Five-year-old Nikki had no idea what she wanted to be for Halloween. She settled on the second costume she saw -- an Indian -- and no amount of cajoling changed her mind.
Six-year-old Katie knew exactly what she wanted to be for Halloween. She was born knowing. It took her about 40 minutes to choose a costume.
My Katie was born to be a princess. There's absolutely no doubt about that. The problem is -- just what kind of princess? Dress after dress after dress; she'd look, say "ahhh." Just when I'd get my hopes up, she'd say "not that one."
I despaired ever finding THE ONE.
But alas, just about the time I was ready to make the choice for her, she it upon exactly what she wanted -- a dress, wings and wand that would make her a fairy princess.
Thank you, God.
From that moment on, when Katie wasn't at school, she wore her wings and brandished her wand. I managed to hide the rest before she could completely outfit herself.
The countdown to Halloween began. For the girls, who figured costumes equals time to go, the wait was interminable (December is going to be a nightmare).
The big day approached and sniffles turned into fevers and aches into infections. Viruses were running rampant at the Currie house, jumping from body to body and firmly in control. Just as we were on the mend, they would renew their attack, creating a new form of misery.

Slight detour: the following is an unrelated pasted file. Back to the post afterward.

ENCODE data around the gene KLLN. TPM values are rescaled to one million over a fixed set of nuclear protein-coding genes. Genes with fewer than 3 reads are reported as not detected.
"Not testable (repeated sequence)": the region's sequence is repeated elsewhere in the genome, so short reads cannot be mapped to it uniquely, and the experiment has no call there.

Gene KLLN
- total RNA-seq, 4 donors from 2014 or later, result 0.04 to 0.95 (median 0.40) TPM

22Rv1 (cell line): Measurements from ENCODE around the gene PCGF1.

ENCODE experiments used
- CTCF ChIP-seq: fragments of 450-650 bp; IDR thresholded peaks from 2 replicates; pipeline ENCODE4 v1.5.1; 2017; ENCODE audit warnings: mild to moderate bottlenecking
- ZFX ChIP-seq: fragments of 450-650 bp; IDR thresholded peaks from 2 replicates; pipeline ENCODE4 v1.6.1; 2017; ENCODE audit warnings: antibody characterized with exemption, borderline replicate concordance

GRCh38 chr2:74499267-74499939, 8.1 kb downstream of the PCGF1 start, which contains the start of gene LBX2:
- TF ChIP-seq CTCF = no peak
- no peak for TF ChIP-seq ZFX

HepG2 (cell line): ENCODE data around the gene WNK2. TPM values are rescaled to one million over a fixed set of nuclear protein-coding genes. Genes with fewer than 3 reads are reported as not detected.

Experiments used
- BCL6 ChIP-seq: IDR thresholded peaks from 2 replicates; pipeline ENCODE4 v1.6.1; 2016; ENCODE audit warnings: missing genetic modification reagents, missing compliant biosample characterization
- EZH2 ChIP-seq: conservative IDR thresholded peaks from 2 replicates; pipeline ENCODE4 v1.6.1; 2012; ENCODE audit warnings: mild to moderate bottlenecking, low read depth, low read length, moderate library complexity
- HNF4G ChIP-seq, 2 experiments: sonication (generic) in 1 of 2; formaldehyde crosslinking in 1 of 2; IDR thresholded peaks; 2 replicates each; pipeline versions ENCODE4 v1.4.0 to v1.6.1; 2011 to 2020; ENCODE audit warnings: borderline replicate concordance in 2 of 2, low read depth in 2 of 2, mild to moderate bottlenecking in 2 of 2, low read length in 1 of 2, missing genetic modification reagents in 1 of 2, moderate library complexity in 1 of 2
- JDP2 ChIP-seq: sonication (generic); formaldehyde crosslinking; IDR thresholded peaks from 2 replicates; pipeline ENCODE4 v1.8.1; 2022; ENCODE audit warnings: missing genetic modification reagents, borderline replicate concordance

I knew one thing would prevail over any ache, over any pain -- for Nikki, it was the promise of candy. For Katie, it was the costume.
Oct. 31 dawned clear and sunny. Nikki jumped out of bed to suit up. Katie did the same thing, and was really not happy when she found out she wasn't allowed to wear her costume to school. She had to wait until the afternoon before decking herself in purple lace. There was some lingering un-wellness, but nothing that a shot of Motrin didn't mask.
Life was good.
At 1 p.m., just as I was heading out the door with Katie's costume in hand, the phone rang. Katie had made it through the entire day of learning, but as party time approached, she lost her hold.
She was ready to go home. As the school day paused for students and teachers to dress up, Katie was lying in the nurse's office -- her only change a sweater, left behind by some other child, she was using to ward off the chills.
Even the tantalizing picture of an array of costumes, brightly decorated cupcakes and bags of candy couldn't convince her to stay.
The magic of Motrin kicked in long enough for them to partially fill their buckets.
Now, two days later and gaining ground on the waves of sickness, the girls are realizing just what they missed.
They're also seeing what they gained.
"Mom, can I get my candy?"
"I won't eat it, I promise. I just want to count it."
Well, that's a new one.
And count it they did. Then, they lost interest long enough for the dog to enjoy the spoils of their effort.
For some, trick or treat was more like sick and beat.